Notice of proposed rulemaking was published at 29 Pa.B. 2299. Publication was followed by a 30-day public comment period. The Board did not receive comments from the general public. Following the close of the public comment period, the Board received comments from the House Professional Licensure Committee (HPLC) and the Independent Regulatory Review Commission (IRRC). The following is the Board's response to those comments.
1. Certification Fee
The HPLC questioned under what circumstances the Board certifies an examination score. Both the HPLC and IRRC requested an explanation of the difference between the administrative overhead costs for certification of scores and the administrative overhead costs for other services.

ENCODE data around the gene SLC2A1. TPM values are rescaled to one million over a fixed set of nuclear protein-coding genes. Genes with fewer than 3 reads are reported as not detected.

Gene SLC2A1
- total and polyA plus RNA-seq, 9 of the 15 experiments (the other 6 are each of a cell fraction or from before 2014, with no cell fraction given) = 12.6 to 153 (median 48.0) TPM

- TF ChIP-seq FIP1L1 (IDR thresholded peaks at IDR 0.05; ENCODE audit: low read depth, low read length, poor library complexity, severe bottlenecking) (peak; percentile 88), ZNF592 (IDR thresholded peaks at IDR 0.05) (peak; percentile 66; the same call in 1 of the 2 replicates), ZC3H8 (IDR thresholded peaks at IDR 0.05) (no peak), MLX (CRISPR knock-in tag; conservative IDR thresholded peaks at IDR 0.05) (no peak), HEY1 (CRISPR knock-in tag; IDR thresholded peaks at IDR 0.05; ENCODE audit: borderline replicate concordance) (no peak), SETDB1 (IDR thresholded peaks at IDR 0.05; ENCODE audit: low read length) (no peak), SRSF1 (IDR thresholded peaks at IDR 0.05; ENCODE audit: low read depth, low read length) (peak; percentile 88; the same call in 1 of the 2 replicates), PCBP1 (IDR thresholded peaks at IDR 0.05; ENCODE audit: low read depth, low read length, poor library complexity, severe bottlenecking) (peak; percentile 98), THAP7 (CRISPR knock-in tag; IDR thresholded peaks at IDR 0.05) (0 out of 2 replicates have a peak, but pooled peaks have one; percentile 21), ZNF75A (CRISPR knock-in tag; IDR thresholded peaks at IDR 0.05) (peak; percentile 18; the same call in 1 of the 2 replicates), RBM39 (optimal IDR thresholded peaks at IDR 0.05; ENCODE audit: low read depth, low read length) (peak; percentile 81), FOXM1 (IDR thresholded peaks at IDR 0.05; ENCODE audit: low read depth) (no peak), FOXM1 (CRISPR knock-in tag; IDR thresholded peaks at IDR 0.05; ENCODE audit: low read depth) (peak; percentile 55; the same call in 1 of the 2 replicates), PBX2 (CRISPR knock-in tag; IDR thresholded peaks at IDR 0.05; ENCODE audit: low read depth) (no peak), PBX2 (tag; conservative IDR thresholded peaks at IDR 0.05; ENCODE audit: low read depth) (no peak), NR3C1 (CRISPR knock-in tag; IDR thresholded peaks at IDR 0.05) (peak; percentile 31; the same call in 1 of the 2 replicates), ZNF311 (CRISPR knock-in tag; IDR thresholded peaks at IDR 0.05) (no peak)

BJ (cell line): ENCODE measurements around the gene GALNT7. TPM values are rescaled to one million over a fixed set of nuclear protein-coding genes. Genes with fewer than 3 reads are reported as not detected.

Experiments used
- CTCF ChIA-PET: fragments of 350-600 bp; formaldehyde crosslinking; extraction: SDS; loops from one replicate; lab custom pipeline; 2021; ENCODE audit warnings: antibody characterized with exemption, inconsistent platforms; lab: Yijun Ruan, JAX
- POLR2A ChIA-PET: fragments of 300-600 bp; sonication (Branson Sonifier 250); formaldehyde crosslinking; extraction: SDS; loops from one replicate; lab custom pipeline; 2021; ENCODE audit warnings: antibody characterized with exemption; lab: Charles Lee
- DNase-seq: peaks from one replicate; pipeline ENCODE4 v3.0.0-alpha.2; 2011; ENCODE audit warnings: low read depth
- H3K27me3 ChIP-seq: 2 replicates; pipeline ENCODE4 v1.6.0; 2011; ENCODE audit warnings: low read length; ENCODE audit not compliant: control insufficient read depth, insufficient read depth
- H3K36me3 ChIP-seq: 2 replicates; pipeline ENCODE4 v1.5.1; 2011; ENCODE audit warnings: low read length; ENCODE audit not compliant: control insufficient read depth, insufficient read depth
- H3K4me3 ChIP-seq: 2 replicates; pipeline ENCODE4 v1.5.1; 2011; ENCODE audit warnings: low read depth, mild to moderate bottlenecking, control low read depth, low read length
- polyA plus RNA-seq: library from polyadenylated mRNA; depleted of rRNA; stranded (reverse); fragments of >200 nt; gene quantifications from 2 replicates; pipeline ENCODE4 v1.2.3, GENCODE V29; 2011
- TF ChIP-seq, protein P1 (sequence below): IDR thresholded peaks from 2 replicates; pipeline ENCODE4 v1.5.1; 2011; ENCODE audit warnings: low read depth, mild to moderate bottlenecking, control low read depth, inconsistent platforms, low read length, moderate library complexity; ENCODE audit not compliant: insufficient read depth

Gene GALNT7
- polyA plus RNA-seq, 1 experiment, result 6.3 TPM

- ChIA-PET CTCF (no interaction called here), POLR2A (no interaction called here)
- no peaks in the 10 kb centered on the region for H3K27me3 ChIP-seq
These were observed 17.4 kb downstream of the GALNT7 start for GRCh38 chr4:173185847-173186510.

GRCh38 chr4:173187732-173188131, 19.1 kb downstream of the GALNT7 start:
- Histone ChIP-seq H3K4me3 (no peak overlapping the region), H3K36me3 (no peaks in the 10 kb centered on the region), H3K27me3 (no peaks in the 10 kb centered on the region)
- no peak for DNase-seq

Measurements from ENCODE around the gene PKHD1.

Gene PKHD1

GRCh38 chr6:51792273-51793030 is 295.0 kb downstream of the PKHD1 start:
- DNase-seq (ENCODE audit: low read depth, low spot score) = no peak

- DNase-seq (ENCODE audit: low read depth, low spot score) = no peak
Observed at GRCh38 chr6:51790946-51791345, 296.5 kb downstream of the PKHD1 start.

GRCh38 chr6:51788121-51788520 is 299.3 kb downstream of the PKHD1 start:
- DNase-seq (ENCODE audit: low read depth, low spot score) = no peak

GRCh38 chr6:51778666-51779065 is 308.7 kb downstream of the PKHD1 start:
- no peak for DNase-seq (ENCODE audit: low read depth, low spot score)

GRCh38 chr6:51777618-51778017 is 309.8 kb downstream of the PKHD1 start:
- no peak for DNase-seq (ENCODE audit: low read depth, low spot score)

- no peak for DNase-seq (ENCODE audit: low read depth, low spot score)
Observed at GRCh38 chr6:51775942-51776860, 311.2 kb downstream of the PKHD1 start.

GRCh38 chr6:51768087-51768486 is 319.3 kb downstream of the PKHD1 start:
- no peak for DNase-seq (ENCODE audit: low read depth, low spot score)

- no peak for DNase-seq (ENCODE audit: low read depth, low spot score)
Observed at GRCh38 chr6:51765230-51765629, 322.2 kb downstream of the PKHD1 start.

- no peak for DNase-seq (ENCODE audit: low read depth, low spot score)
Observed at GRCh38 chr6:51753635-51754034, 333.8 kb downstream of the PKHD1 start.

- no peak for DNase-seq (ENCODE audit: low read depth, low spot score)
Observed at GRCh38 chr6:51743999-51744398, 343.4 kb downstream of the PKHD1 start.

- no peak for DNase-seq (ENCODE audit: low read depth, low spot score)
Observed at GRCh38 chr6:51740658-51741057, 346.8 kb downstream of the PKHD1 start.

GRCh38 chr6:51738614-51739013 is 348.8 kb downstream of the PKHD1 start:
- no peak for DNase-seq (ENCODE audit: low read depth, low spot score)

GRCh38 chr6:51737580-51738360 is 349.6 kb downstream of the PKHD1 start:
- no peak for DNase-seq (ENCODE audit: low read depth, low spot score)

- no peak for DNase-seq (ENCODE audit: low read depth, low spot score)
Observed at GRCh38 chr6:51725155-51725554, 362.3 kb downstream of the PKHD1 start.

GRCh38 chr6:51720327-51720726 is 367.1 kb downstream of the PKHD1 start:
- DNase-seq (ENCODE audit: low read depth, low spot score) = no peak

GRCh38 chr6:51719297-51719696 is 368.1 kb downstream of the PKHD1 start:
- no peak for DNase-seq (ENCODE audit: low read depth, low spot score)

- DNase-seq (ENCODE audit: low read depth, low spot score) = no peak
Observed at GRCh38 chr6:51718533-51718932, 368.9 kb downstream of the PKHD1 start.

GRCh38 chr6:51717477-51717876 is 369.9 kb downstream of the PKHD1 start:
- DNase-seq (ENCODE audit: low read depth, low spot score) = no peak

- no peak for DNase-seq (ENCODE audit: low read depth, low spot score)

The certification of a score is made at the request of a licensee when the licensee is seeking to obtain licensure in another state based upon a license in this Commonwealth which was issued on the basis of a uniform National or regional examination which was taken in this Commonwealth. Generally, the state of original license is the only source of the score of the licensee, as testing agencies do not maintain this information. The licensing laws of many states include provisions that licensure by reciprocity or endorsement based on a license in another state will be granted only if the board or agency determines that the qualifications are the same or substantially similar. Many state agencies have interpreted this provision to require that licensees have attained a score equal to or exceeding the passing rate in that jurisdiction at the time of original licensure. For this reason, these states require that the Board and other licensing boards certify the examination score the applicant achieved on the licensure examination.